In this project, we will tackle these difficulties head-on to definitively resolve the root of the eukaryotic tree by applying new outgroup-free rooting approaches, including some pioneered by members of the project team, to the most up-to-date, representative sampling of eukaryotic genomic diversity yet assembled. We will use the resulting phylogenomic framework to map the points in evolutionary history at which the unique cellular and genomic traits of modern eukaryotes first evolved, establishing a timescale for the evolution of key eukaryotic innovations. By mapping these traits onto the tree, we will reconstruct a detailed cellular and genomic model of the ancestral eukaryote - an organism which may have lived up to two billion years ago - in order to establish its lifestyle, ecology, and metabolism, and to test hypotheses of how that founding lineage gave rise to the staggering diversity of eukaryotic life we see today.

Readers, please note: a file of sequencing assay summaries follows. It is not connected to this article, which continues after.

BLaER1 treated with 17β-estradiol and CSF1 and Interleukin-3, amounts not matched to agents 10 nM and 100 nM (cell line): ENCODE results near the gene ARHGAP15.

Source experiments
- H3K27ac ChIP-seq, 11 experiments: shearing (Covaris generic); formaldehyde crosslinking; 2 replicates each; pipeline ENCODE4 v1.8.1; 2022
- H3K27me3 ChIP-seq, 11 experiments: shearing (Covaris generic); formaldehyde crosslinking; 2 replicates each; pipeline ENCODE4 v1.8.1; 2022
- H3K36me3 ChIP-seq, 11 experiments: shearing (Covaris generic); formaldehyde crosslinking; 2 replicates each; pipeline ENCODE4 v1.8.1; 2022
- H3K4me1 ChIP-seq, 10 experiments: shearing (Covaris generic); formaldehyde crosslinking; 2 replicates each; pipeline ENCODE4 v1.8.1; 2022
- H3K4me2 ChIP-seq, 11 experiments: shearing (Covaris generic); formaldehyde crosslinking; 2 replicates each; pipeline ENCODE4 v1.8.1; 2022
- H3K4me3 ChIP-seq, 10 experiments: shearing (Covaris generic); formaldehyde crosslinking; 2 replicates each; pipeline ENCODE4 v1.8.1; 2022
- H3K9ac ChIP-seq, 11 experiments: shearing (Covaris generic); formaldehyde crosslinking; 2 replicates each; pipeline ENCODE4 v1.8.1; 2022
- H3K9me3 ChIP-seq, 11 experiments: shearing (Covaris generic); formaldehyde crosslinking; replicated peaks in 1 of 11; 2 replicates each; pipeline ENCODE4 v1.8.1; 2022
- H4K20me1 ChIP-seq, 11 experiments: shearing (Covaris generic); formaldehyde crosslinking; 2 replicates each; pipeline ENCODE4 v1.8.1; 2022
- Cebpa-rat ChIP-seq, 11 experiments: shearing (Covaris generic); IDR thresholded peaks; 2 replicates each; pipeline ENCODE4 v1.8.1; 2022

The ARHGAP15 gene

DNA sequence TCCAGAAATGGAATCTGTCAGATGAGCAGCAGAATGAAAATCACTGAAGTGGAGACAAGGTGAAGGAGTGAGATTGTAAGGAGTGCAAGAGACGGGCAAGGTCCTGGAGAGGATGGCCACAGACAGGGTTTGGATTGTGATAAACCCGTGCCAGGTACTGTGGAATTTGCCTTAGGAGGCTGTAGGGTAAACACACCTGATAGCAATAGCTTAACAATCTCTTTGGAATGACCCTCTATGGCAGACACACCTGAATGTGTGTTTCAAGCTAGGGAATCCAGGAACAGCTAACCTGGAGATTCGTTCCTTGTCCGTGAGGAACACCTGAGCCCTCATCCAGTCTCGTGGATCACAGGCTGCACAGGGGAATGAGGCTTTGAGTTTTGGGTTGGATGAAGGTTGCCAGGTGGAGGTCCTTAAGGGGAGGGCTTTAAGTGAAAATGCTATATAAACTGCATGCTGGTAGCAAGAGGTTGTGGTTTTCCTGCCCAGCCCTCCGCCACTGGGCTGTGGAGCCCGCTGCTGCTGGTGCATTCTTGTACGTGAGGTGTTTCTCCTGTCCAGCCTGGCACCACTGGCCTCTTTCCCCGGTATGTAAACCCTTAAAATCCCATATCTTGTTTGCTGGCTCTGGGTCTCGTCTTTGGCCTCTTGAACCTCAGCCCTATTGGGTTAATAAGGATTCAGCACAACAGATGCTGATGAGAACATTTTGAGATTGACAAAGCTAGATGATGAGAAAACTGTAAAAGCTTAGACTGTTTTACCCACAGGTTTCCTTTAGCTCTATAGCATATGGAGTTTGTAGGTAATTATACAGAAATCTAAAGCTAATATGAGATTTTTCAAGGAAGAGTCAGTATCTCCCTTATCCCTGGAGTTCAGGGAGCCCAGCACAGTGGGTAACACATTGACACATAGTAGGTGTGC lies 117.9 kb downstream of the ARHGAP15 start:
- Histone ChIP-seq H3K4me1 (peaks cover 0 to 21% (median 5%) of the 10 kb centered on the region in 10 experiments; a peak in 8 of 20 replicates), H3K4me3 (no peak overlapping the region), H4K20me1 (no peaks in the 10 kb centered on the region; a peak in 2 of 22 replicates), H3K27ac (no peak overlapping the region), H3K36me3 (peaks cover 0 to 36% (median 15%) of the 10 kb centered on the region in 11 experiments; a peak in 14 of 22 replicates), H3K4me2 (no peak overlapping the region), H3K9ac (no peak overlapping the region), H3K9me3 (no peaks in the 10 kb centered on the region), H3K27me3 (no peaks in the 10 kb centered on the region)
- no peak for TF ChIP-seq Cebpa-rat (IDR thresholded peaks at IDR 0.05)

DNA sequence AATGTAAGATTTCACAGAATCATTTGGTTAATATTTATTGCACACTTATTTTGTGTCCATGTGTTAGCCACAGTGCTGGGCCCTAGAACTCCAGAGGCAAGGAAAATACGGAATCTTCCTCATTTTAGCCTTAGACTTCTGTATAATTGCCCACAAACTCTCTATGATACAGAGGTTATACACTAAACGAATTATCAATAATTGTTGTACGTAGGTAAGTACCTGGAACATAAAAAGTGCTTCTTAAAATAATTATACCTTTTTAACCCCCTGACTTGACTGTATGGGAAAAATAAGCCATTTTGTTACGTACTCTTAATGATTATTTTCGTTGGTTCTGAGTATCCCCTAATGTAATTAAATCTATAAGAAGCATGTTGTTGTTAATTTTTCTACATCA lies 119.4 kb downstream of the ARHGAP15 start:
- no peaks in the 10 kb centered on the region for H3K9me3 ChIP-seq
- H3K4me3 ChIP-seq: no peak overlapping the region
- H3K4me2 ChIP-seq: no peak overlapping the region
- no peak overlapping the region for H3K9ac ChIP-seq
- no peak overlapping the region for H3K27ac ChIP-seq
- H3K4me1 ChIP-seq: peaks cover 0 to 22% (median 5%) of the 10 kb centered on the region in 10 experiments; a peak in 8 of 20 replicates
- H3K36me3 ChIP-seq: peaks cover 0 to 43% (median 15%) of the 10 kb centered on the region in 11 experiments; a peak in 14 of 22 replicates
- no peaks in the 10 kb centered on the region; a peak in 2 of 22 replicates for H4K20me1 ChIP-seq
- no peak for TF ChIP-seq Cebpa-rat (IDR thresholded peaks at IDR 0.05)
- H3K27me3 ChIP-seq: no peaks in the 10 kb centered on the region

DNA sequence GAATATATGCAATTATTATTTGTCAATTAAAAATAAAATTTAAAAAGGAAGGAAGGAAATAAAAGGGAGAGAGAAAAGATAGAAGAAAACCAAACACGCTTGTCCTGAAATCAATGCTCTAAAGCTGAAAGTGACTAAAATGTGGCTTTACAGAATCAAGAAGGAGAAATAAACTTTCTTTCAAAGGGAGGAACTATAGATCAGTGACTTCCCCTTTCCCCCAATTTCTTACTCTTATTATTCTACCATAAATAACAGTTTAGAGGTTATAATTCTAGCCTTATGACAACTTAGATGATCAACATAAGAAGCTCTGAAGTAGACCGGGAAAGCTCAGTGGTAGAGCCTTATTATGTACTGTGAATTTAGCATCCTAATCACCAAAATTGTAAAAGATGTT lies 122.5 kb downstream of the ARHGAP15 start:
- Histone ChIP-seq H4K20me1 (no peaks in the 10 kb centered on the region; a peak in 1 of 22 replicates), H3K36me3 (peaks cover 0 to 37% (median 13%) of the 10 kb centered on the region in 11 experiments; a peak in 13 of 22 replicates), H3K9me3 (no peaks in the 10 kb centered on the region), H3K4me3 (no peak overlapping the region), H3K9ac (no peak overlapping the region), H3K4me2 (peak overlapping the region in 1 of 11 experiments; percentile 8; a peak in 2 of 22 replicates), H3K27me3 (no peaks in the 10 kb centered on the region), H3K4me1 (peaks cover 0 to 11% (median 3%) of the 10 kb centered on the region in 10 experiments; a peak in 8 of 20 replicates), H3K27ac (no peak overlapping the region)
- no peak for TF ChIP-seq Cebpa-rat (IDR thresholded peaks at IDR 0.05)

The work we are proposing is fundamental discovery science: the ultimate goal is to understand our own origins, to bring clarity to a poorly-understood period in the history of life vitally important for making sense of the biodiversity we see around us today, and in doing so to establish a new state-of-the-art for phylogenetic rooting with broad applicability to other major evolutionary transitions across the tree of life. But there is also real potential for broader socio-economic impact. Some of the groups that branch near the base of eukaryotic tree are parasitic, and so establishing how these evolved from their free-living ancestors will provide new, much-needed insights into the adaptation of eukaryotic parasites such as Trypanosoma (sleeping sickness) and Giardia to their hosts. As part of the research programme, we will host summer internships for motivated students on biohacking (DIY computational biology), providing a taste of scientific discovery and teaching the crucial computational, statistical and scientific skills needed to identify and nurture the next generation of scientific leaders.

Planned Impact